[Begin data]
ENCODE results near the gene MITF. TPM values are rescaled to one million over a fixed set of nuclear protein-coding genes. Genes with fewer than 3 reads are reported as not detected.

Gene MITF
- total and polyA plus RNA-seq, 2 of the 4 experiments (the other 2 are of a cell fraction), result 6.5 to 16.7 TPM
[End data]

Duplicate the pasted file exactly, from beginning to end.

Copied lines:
ENCODE results near the gene MITF. TPM values are rescaled to one million over a fixed set of nuclear protein-coding genes. Genes with fewer than 3 reads are reported as not detected.

Gene MITF
- total and polyA plus RNA-seq, 2 of the 4 experiments (the other 2 are of a cell fraction), result 6.5 to 16.7 TPM